Liquid stitches are used to close and protect wounds instead of sutures or bandages.

They’re a colorless, sticky liquid glue that can be placed directly on a wound to hold together the torn edges of the skin. As it dries, the liquid stitch creates a film that closes and protects the wound.

Liquid stitches are also known as:

  • liquid bandages
  • skin adhesive
  • surgical glue
  • tissue adhesive

Keep reading to learn more about liquid stitches, their benefits, and how to apply.

There are two general categories of liquid bandages: skin protectants and suture replacements.

Skin protectants

Skin protectants are sprays and gels available over the counter that can be used to close and protect minor, superficial wounds, such as small cuts, abrasions, or sores.

Suture replacements

Suture replacements are used primarily by professional health care providers to join together more serious skin lacerations, such as closing surgical incisions.

Primary difference

The primary difference between skin protectants and suture replacements is that suture replacements can be used on a bleeding wound, while skin protectants aren’t effective at covering wounds that are actively bleeding.

Liquid stitches are often chosen over sutures, because:

  • they can be applied quickly and easily with minimal pain
  • anesthesia isn’t required
  • there’s a lower risk of infection because the wound is sealed
  • they’re waterproof
  • they have less potential for scarring
  • you don’t need follow-up visits for suture removal

When compared to traditional bandages, liquid bandages can:

  • stick better than fabric or plastic adhesive bandages
  • provide waterproofing
  • stay in place in areas that require skin stretching and relaxing, such as an elbow or knuckles
  • lower the risk of infection
  • have the potential for less scarring

Liquid bandages may not be the best choice if there’s:

  • a concern about potential allergy risk
  • a health condition present, such as diabetes, that could indicate slow wound healing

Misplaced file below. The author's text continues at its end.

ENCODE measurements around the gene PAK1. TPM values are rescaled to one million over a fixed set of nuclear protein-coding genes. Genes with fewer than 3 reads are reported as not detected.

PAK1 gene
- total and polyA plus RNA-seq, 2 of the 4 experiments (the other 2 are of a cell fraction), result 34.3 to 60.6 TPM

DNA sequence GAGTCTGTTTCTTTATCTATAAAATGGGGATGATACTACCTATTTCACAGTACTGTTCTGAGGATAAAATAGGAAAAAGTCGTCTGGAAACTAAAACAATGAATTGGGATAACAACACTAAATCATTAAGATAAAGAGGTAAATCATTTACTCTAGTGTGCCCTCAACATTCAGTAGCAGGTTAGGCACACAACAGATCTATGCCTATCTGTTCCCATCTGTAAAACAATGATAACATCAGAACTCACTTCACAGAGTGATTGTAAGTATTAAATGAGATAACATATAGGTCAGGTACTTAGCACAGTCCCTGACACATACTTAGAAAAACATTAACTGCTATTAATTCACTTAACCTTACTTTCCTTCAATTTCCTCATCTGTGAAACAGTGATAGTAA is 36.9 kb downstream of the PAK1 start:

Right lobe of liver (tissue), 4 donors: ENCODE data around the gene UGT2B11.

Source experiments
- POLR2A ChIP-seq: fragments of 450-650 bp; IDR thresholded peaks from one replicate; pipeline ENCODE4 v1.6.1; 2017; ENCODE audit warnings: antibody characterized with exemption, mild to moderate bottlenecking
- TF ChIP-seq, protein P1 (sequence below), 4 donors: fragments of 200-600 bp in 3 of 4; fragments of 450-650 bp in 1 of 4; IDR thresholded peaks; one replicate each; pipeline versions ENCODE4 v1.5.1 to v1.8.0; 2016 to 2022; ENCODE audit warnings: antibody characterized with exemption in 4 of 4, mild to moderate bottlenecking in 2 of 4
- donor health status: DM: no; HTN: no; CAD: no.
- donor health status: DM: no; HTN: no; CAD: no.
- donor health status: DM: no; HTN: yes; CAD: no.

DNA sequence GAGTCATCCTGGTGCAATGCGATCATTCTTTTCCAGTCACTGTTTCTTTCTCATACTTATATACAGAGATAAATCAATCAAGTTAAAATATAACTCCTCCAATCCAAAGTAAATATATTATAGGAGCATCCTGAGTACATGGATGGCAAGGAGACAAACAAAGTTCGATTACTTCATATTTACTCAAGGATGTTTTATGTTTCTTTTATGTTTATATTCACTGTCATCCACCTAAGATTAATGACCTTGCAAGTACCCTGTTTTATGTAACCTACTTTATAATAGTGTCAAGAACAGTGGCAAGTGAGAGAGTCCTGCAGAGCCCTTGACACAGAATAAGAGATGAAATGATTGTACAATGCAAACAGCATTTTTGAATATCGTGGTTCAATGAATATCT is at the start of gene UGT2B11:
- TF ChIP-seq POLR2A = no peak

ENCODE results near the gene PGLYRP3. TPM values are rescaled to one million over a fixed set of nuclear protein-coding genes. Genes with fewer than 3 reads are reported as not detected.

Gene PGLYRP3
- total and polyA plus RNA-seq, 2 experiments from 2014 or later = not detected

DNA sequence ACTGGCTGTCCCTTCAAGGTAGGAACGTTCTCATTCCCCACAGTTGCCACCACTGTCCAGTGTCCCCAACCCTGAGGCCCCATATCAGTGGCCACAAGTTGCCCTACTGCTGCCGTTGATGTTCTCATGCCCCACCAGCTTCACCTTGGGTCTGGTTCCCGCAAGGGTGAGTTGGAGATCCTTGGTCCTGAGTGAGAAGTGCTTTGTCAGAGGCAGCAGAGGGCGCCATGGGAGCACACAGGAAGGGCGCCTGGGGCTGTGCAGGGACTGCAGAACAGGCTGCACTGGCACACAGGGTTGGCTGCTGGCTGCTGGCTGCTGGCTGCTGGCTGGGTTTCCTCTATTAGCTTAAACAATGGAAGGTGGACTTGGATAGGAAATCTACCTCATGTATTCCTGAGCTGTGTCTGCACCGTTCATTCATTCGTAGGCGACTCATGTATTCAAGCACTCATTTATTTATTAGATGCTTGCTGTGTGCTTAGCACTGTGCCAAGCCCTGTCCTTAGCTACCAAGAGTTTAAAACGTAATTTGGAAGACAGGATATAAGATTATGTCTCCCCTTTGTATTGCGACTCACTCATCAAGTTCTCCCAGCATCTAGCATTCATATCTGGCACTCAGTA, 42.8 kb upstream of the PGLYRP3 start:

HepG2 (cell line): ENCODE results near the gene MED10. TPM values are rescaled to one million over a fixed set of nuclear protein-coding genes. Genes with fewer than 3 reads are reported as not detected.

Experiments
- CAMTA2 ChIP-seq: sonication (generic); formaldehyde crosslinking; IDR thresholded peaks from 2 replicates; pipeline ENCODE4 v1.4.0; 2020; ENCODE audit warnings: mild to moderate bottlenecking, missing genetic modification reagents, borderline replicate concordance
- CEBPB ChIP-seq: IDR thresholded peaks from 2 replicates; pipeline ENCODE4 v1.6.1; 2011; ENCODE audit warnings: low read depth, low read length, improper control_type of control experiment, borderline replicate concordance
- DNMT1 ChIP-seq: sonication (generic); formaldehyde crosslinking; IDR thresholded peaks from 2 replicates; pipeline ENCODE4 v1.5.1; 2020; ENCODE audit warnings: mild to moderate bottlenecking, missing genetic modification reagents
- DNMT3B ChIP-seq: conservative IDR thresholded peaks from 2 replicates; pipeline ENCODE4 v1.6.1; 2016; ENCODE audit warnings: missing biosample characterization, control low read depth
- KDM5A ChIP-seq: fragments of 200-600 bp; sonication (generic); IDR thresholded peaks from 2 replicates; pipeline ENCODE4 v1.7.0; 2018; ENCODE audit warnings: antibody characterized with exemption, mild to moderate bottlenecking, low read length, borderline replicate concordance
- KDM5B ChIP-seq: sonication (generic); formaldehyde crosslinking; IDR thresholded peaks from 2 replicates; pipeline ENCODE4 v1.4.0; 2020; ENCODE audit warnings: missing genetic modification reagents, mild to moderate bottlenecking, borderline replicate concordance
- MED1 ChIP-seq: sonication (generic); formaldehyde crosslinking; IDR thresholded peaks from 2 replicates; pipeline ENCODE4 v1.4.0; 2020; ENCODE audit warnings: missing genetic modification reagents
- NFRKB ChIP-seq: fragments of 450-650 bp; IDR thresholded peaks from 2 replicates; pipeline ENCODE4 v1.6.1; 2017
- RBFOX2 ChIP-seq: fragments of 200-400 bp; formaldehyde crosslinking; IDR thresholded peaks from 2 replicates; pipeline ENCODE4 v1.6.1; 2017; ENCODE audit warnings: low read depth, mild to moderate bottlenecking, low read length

Do not use liquid stitches near the eyes or in the ear, nose, or mouth. If you accidentally apply it to these areas, call your doctor or seek emergency medical help.

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To properly apply a liquid bandage:

  1. Thoroughly wash and dry your hands and then wash the injured area with soap and cold water. Completely dry the area with a clean towel.
  2. Seal the cut by gently squeezing the wound edges together with your fingers.
  3. Spread the liquid stitches over the top of the cut from one end to the other. Don’t place liquid stitches inside the cut, only on top of the skin. The cut should be completely covered.
  4. Give the liquid stitches time to dry by holding the edges of the cut together for about a minute.

The liquid bandage will keep bacteria and debris out until the damaged area heals and the bandage sloughs off. Although it depends on the type of liquid stitches used and the depth of the wound, the seal typically lasts between 5 and 10 days.

Once the liquid stitches have been properly dried:

  • Leave it in place until it sloughs off.
  • Don’t scratch or pick at it.
  • You can shower but avoid direct water flow. Don’t scrub the area and gently pat the area dry when finished.
  • Avoid soaking the area during activities, such as swimming, bathing in a tub, and washing dishes.
  • Don’t put ointments, lotions, or gels — including antibiotic ointments — on it, as this can soften the protection or cause it to come off prematurely.

If the liquid bandage was applied or recommended by your doctor, follow any instructions they provided regarding care after application.

Call your doctor if:

  • you see any signs of infection, such as redness, pain, or yellow pus around the injury
  • you have a fever of 100°F (37.8°C) or higher
  • your wound splits open
  • your skin is darkening at the edges of the cut
  • your wound bleeds and the bleeding doesn’t stop after 10 minutes of direct pressure
  • you experience persistent pain that doesn’t respond to medication
  • you experience unfamiliar tingling or numbness in the area of the wound or beyond it

Liquid stitches are a popular alternative to stitches and bandages for closing and protecting wounds.

Benefits of liquid stitches include:

  • They can be applied quickly and easily with minimal discomfort.
  • They’re waterproof.
  • They have a lower risk of infection, since the wound is sealed.
  • There’s minimal scarring.
  • They stay in place on skin areas that move, such elbows or knuckles.